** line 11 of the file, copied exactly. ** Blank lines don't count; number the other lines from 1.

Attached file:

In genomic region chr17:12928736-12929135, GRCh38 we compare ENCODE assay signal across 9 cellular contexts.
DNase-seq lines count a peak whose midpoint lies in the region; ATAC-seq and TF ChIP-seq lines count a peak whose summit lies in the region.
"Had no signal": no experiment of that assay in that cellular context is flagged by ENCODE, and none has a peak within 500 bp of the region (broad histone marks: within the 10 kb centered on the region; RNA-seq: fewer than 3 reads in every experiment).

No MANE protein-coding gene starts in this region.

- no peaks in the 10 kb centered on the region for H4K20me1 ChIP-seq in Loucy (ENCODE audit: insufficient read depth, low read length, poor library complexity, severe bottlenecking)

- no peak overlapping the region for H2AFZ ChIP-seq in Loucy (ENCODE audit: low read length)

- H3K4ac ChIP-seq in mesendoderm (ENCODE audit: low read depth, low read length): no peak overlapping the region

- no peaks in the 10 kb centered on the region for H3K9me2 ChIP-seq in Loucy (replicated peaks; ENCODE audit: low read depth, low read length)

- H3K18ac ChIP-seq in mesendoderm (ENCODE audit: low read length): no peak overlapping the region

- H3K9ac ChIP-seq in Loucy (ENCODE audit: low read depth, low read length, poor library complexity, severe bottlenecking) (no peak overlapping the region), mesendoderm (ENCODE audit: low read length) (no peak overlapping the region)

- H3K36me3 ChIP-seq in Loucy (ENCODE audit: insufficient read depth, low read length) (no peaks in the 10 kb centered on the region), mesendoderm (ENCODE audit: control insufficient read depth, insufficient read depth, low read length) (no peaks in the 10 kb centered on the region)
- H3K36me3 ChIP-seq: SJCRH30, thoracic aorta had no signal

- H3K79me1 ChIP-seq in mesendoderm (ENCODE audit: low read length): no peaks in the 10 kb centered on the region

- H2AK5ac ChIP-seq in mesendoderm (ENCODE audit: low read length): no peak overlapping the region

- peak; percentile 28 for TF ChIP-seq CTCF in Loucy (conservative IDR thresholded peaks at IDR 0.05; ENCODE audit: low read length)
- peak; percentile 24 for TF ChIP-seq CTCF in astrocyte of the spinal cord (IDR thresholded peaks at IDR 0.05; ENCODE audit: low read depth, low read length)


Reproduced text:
- H3K36me3 ChIP-seq in Loucy (ENCODE audit: insufficient read depth, low read length) (no peaks in the 10 kb centered on the region), mesendoderm (ENCODE audit: control insufficient read depth, insufficient read depth, low read length) (no peaks in the 10 kb centered on the region)